The beauty of the sand-hourglass is the way you see the sand travel grain by grain downwards. It’s pretty, no doubt, but from an experience level, it gives you the basic idea of a minute, and nothing more. You can’t count down the minute because the sand’s flow is continuous, not broken up into seconds, and more importantly, if you take your eyes off the hourglass, there’s no way of knowing when the minute is up. It’s purely a visual experience.
The Chrolo, on the other hand, is a sheer work of art and a feat of engineering. It also plugs all the experience gaps you’d face with the sand-vial hourglass. The 3D printed structure provides a path for a ball-bearing to slide down, step by step, utilizing gravity just like the sand-hourglass does… but each individual slide accounts for a single second (so there are 59 slides in total), and every time the ball-bearing drops from one slide to another, it makes a tick sound that mimics a clock, so you can count down the seconds as you go. It also means you don’t need to keep your eye on the hourglass as it operates.
The ball-bearing takes exactly 60 seconds to complete its downward journey, indicating the completion of a full minute. It furthers its audio-visual experience with a brass ring at the bottom, which the ball collides against after 59 ticks. The collision results in a satisfying ‘ting’sound, indicating the completion of a minute. If you want to add more minutes, just repeat the process by adding another ball bearing at the top the minute you hear the ‘ting’!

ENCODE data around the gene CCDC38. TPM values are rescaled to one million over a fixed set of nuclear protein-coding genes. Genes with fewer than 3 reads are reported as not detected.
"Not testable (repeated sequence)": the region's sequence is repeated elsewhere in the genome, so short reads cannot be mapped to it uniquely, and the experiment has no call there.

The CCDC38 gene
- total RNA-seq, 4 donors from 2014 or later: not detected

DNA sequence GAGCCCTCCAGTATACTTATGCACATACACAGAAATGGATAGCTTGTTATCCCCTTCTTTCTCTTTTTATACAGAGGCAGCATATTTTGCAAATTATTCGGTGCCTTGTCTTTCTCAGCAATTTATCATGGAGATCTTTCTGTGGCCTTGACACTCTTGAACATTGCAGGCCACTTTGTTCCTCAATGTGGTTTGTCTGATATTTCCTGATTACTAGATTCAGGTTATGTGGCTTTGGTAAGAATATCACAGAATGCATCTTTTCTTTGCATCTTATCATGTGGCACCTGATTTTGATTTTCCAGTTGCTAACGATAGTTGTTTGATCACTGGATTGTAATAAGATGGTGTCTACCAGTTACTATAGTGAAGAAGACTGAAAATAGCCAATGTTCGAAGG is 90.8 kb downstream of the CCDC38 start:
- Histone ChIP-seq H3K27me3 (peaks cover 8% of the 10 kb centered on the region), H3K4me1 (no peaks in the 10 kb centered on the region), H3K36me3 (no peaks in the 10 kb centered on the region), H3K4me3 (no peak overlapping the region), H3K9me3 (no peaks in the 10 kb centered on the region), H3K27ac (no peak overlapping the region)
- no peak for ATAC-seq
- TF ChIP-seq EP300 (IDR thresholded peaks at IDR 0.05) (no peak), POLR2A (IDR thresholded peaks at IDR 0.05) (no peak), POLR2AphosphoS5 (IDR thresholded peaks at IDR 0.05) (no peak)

The Chrolo’s intricate, engineered-to-precision design is made entirely through STL 3D-printing (where a resin is cured using UV light), which ensures that each part is built accurately, without the need to sand, prime, or paint the product afterward. Its spiral-staircase shape comes after multiple iterations (initial concepts looked like a regular flight of steps). The spiral staircase was arrived at after multiple iterations. It occupies a smaller amount of space while also giving the ball-bearing a literal journey to go through. It’s fun to watch the ball-bearing go to and fro, almost like a pendulum, on each stair before dropping with a satisfying ‘tick’ sound. I can’t think of a more beautiful, multisensorial, and apt way to indicate the passing of a minute!